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by ANNIE on 11 26th, 2010 |
The death sentence handed down to Pakistani Christian woman Aasia Bibi by a court in Punjab province’s Nankana district has once again brought attention to Pakistan’s blasphemy laws. And while the 45-year-old mother of five awaits a review of the verdict against her, questions are being raised regarding the intent behind and utility of the said laws.
While the Constitution of Pakistan criminalises “deliberate and malicious acts intended to outrage” the religious sentiments of “any” community, the blasphemy laws, in the form of additions to Sections 295 and 298 of the Pakistan Penal Code (PPC), proceed to recommend much more exacting penalties, including death, if the accused is found to be either disrespectful toward or critical of the Quran, Prophet Mohammad, Islam’s caliphs and other important figures mentioned in the statutes. These particular laws therefore do not stand up for religions other than Islam thereby rendering defenceless other religious communities. Moreover, the laws’ provisions pertaining to the Ahmedi community in many ways constrain them from practicing their religion. Forbidden from calling themselves, or “posing” as, Muslims, the legislation makes abundantly clear, albeit circuitously, that their faith should not be what it is.
It was in the early 1980s and during the regime of former military dictator Ziaul Haq that committing blasphemy was made a penal offence under the PPC. In its current state, the law prescribes a jail term for anyone found disrespectful toward the Quran and death penalty for anyone found to be reproachful of Prophet Mohammad. Oddly enough, while the question of intent is not considered when it comes to the latter offence, it continues to remain punishable by nothing short of the death penalty. The blasphemy laws also prescribe a fine and a prison term with regard to penal offences associated with the Ahmedi community.
Having survived for nearly three decades in its current and extreme form, the blasphemy laws have so far escaped all reform due to opposition from religio-political groups. At the same time, other, essentially secular, political groups have been succumbing to these hardline forces mostly out of fear of losing clout in regions with conservative leanings and where religious organisations seem to enjoy a considerable degree of influence. Even at this point, with the international community ramping up pressure on the government to pardon Aasia and to eventually repeal the blasphemy laws, certain otherwise antagonistic clerics from the Barelvi and Deobandi schools of thought have come together to caution President Asif Ali Zardari over going ahead with the pardon saying the move may lead to “untoward repercussions”.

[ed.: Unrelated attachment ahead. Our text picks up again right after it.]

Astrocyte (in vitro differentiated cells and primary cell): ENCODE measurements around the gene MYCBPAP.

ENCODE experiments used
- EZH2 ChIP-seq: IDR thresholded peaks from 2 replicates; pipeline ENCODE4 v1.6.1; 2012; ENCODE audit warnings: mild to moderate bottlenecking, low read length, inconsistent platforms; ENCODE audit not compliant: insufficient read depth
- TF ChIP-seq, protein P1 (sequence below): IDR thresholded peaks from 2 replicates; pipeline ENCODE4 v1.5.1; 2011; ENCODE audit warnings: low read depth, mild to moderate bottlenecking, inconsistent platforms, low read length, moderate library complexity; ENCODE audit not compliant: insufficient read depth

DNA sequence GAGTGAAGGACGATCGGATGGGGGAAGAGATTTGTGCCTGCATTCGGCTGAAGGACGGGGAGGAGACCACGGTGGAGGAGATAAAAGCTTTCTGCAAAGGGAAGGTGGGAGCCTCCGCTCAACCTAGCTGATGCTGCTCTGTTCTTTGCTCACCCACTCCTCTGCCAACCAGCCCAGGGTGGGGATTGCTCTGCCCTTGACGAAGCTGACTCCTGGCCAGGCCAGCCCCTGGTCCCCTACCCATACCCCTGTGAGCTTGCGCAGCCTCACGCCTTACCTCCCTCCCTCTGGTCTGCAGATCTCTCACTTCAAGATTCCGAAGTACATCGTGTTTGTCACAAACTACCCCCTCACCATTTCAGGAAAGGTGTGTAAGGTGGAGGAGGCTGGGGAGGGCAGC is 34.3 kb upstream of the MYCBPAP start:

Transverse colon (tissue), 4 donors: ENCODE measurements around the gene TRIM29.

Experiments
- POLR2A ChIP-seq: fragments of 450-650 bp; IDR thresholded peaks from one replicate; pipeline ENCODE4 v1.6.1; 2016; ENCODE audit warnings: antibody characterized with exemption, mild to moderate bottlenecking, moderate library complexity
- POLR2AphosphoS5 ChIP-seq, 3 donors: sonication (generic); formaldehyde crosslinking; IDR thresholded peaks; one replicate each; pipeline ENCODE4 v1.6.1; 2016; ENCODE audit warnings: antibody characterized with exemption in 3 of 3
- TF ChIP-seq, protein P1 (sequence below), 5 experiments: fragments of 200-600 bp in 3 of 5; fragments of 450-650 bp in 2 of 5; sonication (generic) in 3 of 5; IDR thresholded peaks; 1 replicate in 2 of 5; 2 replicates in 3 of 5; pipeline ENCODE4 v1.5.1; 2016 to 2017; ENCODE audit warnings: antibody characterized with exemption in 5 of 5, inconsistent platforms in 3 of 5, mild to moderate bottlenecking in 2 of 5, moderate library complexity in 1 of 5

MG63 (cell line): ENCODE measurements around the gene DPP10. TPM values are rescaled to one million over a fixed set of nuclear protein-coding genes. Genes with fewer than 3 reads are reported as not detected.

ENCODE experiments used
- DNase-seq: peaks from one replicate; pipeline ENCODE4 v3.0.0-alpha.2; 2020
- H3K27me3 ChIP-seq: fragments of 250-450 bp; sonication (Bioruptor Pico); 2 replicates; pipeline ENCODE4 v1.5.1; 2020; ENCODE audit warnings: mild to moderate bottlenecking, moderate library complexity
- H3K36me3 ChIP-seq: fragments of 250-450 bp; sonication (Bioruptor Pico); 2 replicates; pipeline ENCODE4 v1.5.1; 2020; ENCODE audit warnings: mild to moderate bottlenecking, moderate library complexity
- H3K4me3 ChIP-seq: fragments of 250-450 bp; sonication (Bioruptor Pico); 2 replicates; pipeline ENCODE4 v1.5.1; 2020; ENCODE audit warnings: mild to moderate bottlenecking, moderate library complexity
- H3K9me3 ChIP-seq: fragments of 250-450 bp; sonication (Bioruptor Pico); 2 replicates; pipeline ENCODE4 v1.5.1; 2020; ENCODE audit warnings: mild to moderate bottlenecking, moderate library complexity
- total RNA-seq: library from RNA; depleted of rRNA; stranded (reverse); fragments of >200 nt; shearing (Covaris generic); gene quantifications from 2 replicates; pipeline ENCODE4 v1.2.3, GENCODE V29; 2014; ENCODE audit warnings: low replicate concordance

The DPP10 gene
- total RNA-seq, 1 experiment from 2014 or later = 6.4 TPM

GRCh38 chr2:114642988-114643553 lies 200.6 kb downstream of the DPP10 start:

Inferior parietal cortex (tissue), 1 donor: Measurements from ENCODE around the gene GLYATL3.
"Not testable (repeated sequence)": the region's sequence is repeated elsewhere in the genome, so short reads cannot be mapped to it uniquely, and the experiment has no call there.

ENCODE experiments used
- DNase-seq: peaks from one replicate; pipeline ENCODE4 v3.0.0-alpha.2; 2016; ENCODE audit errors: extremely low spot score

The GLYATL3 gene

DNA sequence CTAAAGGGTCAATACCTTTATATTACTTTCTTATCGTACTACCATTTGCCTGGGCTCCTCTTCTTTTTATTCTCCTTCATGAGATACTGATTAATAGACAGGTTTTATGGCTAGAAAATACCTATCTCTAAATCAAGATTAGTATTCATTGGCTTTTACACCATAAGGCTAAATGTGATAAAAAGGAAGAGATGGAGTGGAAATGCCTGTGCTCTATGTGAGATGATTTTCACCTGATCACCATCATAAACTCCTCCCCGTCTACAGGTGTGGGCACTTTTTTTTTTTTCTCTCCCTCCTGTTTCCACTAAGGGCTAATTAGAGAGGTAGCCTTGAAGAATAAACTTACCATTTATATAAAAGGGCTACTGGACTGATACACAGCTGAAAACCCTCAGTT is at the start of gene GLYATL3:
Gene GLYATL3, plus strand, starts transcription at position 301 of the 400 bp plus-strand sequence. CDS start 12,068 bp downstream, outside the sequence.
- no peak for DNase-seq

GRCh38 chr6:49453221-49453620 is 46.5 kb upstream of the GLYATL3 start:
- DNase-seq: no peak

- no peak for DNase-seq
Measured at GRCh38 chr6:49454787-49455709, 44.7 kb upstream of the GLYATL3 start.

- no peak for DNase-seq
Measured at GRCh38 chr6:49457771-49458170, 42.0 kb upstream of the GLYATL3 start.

While the sentencing of Aasia has led to much international uproar, hers is just one of the many cases which have led to blasphemy convictions by the courts. Moreover, many of the blasphemy accused – mostly from the unprotected religious minority groups – have been targeted and sometimes killed by lynch mobs. The still recent killing of two Christian brothers in Faisalabad, the case of Zaibunnisa who remained incarcerated for 14 long years on blasphemy allegations and the violence that targeted Christians in Gojra in 2009 are just some of the recently reported instances which clearly depict how such laws have effectively abandoned the country’s religious minorities and emboldened extremists.
These and similar other incidents have inevitably led to questions pertaining to the rationale behind the laws as well as to their outcome in terms of greater social good. And while the laws are frequently used to blackmail and victimise Pakistan’s miniscule religious minorities, they also come in handy by those wanting to settle personal scores, sort business rivalries and tackle land disputes with other Muslims. Rights groups have continually demanded that the laws be repealed and have referred to the statutes as fundamentally unjust and discriminatory in nature.
Moreover, legal experts and analysts have frequently termed the text of the laws as vague and even flawed in ways that make it a ready instrument of abuse. Incompatible with the universally accepted human rights charter, the laws and their application also stand in clear violation of the Constitution of Pakistan which guarantees every citizen the “right to profess, practice and propagate” his/her religion and in fact forbids the state from making “any law which takes away” the citizens’ fundamental rights.
Given the fact that the blasphemy laws have only served to fuel disharmony and strife in society, a thorough review of the legislation, followed by significant changes to it, can be the first small step toward countering the culture of exploitation that has become all-too-synonymous with these laws.